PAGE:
Originally Posted by dudz
Should i remove the membrane tho, I don't know if it will make my finished product Chewy?
I would not suggest this. These are manly ribs; not for the stringent Liberace loving, Clay Aiken style ribs like you see at the BBQ pageants so the silverskin I find keeps the moisture in. I see no sacrifice of the flavor penetration. I mean hey, I don't care what they say on the pack... no matter how thin the latex, some cooties are still gonna get on your meat from the marination and hot smokey love slatherin all up in there right? No matter the raincoat you still gonna get that funky stuff all over the base right?
No seriously, no offense to the competitors at all i am just joking. At competitions if you don't remove them they could taste like Mindy Vega and they would still loose.
At these temps, with the right kind of rub and smoke i find no loss of flavor form keeping it on and find an increase in moisture. Remember, you are NOT foiling and bathing and simmering in foil so you need all the breaks to be sure you don't dry it out. As a result at high temps you subject the meat to less time in the smoker YET about the same amount of smoke time exposure due to being quicker and the slower processes being wrapped in foil.
Likewise, with the really low and slow method combined with 3-2-1 or 2-2-1 or whatever, the ribs can have their skin removed to optimize flavor and moisture loss doesn't matter as you are boiling/steaming/simmering/braising them in foil and juices anyway. I use all those terms above because all happen at different temps according to the user.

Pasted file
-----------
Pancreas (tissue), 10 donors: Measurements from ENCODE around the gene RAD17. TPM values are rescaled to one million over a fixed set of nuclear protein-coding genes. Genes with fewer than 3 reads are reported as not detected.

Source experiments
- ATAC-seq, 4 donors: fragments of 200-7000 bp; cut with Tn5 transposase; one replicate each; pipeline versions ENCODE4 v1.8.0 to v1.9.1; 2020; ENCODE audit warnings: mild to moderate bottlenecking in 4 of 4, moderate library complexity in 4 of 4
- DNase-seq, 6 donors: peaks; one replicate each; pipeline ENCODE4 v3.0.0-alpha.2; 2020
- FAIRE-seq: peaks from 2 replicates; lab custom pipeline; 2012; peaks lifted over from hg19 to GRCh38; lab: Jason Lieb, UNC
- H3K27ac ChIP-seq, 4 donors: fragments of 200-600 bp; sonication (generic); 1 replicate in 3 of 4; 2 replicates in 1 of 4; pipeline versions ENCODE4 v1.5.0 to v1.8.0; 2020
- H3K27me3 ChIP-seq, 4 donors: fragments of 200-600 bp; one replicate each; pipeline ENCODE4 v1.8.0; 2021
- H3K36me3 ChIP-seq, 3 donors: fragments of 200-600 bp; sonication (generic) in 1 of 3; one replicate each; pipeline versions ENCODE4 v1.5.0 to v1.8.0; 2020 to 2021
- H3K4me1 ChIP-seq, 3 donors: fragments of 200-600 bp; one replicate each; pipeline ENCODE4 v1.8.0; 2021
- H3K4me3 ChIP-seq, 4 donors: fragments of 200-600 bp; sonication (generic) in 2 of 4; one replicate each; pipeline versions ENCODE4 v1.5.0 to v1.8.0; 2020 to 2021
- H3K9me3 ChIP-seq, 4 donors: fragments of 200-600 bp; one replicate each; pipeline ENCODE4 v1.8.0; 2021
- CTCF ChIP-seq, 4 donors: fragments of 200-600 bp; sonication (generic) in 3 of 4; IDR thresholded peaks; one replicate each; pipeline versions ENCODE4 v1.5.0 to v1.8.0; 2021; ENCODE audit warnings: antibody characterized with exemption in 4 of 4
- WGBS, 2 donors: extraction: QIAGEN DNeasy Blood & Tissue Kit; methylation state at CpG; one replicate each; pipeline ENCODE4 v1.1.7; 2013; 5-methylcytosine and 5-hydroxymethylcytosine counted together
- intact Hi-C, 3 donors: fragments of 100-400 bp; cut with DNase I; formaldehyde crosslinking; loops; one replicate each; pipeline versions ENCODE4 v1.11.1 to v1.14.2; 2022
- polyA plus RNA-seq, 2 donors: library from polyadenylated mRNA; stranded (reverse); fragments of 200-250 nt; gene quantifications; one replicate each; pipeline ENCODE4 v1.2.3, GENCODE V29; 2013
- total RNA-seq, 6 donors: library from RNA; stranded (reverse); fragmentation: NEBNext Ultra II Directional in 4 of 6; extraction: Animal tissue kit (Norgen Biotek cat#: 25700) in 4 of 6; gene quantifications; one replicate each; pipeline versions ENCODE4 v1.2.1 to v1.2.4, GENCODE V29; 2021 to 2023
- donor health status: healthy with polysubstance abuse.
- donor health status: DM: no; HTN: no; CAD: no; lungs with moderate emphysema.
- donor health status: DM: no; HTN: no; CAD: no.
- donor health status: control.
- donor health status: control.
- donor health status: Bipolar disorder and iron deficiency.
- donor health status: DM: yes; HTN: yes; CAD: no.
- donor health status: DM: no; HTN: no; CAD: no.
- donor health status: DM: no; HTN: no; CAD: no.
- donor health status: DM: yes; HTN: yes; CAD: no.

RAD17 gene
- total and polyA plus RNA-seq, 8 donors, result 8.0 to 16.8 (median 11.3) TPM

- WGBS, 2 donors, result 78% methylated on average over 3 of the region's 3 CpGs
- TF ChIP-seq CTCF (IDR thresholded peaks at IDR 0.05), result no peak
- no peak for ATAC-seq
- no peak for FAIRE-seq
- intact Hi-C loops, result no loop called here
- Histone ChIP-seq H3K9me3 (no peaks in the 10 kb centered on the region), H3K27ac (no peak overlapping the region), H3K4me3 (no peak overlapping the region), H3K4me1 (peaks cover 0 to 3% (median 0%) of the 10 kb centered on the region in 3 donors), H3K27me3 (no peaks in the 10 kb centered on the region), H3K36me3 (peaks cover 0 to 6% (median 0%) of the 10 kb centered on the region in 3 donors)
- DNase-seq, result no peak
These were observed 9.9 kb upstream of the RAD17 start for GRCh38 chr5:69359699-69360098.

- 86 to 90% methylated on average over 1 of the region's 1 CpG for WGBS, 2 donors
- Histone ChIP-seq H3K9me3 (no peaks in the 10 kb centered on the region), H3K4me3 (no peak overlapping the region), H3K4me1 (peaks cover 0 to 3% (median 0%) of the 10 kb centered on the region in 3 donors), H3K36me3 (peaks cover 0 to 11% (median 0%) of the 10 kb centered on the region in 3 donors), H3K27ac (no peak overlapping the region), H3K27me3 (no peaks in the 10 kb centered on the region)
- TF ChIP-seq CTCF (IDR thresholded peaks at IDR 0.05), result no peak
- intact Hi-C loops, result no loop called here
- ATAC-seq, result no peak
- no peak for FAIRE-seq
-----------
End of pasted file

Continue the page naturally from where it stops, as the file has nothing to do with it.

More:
Heck, I even found the damn skins to come off easier when they are cooked on high. They are also more edible when kept on, sorta crispy.
Temp is 270 with my 1200 lbs Meat Mama and my big pit the brazos, an offset.
There are some who have different temps with their own equipment.
I never talked about time because you should be listening for the sound. Imagine a bag of microwave popcorn... it slowly pops then the pops get more and closer til they are at a zenith then taper off.
The weep method calls for you to keep the temp up and get those ribs to 170 Internal (please do not get out your probes and try to probe for this) in the quickest and most efficient way possible... hot and fast.
There is less creosote and no loss in smoke taste. Its not going to be the gooey stuff that Trig serves up at pageants but more like what he likes at home according to him. I think Billy Bones Wall does them this way but I only imagine from tasting his at a pageant.
when the ribs get juuuust about right they let go of their fats and some juices. we call this pig honey. the entire rib (when left dry and not mopped or spritzes as this lowers the temp- duh) goes from dry to wet... the dripping intensity hits either the coals or the plates and sizzles. Right when the ribs are really sizzling out their fat, making sure you have a clean coal fire - you make like the Titanic Stokers did at 11:40 PM when the bells rang to reverse the engines - you shut all the dampers!!! inlets and stacks baby.
The ribs then ride in their own juices, steam and heat as the temps crawl down.
Another brethren is trying to see what this is like on a smaller weber thing. I bet a UDS would do this well as it is more tight.